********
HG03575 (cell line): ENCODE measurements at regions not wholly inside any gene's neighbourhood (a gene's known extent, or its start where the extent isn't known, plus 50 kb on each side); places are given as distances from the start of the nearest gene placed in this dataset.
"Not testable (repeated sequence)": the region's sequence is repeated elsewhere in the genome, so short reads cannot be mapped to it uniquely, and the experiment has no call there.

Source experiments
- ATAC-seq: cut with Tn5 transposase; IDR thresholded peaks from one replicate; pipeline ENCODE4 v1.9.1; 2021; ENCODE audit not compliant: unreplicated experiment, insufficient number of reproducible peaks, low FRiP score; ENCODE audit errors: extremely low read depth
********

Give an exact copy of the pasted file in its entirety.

HG03575 (cell line): ENCODE measurements at regions not wholly inside any gene's neighbourhood (a gene's known extent, or its start where the extent isn't known, plus 50 kb on each side); places are given as distances from the start of the nearest gene placed in this dataset.
"Not testable (repeated sequence)": the region's sequence is repeated elsewhere in the genome, so short reads cannot be mapped to it uniquely, and the experiment has no call there.

Source experiments
- ATAC-seq: cut with Tn5 transposase; IDR thresholded peaks from one replicate; pipeline ENCODE4 v1.9.1; 2021; ENCODE audit not compliant: unreplicated experiment, insufficient number of reproducible peaks, low FRiP score; ENCODE audit errors: extremely low read depth